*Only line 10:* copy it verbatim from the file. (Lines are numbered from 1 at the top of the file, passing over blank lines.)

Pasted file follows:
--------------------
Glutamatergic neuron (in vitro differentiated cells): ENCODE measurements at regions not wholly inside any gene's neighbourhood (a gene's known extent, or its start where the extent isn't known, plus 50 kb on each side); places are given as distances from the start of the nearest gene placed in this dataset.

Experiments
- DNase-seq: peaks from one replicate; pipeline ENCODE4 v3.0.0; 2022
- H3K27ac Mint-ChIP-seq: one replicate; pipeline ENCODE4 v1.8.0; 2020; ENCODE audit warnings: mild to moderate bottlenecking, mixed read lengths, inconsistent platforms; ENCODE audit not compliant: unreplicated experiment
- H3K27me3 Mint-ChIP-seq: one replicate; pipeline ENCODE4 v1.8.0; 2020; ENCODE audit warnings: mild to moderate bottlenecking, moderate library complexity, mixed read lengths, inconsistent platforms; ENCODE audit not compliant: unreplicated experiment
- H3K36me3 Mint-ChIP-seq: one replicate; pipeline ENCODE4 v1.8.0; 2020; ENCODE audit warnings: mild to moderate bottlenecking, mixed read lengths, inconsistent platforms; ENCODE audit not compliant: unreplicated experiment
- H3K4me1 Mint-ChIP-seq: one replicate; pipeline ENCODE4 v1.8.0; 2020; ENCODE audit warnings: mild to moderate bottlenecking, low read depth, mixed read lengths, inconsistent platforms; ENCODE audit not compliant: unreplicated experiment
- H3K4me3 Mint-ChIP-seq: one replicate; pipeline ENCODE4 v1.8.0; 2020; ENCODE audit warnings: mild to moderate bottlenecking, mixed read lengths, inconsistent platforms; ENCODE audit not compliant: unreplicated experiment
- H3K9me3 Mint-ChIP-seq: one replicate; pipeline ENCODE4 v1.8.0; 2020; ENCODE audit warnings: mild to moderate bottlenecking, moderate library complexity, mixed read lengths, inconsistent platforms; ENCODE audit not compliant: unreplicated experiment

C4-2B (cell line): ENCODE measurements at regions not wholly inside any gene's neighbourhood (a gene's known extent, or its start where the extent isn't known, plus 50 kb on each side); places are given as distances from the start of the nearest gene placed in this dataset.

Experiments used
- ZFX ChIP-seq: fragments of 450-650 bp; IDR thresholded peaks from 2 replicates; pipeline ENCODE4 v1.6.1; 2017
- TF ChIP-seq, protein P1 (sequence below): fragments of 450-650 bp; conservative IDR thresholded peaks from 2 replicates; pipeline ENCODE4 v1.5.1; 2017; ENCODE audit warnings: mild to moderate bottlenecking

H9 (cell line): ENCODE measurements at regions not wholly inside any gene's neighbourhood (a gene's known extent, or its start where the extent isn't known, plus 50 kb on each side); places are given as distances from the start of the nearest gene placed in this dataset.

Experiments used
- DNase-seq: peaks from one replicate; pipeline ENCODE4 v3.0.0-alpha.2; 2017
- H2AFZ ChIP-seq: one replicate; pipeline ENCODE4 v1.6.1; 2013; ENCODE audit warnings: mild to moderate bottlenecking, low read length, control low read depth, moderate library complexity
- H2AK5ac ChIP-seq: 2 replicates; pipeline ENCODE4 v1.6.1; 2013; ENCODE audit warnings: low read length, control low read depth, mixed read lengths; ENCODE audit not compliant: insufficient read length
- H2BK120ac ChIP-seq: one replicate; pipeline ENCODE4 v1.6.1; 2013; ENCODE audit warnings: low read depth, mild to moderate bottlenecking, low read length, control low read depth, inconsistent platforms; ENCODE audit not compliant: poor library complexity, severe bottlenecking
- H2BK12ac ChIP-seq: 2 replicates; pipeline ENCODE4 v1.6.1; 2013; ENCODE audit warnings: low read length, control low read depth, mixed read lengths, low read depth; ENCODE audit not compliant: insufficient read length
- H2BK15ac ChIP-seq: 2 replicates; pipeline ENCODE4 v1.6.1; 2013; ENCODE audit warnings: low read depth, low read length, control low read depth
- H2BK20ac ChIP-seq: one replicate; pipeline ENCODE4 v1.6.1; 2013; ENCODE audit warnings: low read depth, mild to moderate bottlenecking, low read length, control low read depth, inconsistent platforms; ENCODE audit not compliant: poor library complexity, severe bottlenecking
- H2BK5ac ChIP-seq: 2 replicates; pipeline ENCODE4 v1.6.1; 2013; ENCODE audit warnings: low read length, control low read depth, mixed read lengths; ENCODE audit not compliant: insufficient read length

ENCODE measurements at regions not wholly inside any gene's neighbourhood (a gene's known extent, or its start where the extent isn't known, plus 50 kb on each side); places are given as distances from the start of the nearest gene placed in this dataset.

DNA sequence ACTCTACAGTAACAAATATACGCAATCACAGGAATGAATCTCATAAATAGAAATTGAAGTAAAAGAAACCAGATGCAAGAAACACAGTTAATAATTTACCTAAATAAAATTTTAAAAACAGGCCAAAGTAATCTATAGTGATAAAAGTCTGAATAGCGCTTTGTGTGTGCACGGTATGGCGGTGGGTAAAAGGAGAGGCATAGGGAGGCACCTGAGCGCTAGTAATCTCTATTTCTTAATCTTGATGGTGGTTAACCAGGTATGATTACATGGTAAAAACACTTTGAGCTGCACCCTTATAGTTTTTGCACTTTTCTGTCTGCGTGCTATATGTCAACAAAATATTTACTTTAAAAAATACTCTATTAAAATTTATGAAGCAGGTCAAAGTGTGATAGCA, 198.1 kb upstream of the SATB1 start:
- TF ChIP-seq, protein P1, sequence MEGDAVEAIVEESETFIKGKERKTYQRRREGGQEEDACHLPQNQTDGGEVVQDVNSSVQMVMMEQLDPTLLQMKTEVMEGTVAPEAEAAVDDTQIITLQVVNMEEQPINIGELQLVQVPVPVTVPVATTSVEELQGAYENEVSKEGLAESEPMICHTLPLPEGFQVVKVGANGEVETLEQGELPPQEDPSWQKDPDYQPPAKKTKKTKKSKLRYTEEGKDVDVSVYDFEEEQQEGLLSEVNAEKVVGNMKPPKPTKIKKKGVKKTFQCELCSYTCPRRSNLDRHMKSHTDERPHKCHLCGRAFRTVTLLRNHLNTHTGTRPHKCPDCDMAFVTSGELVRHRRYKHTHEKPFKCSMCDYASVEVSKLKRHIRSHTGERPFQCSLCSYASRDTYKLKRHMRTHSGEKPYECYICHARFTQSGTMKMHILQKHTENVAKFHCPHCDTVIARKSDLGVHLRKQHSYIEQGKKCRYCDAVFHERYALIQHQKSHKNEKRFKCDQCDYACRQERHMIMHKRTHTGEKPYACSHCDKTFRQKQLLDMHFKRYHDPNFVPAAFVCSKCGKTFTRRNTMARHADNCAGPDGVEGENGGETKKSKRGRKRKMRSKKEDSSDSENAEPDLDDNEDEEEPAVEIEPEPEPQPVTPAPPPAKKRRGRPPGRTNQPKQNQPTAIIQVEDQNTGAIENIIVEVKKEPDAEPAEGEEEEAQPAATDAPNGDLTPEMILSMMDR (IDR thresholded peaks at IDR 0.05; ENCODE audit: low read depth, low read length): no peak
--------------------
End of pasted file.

C4-2B (cell line): ENCODE measurements at regions not wholly inside any gene's neighbourhood (a gene's known extent, or its start where the extent isn't known, plus 50 kb on each side); places are given as distances from the start of the nearest gene placed in this dataset.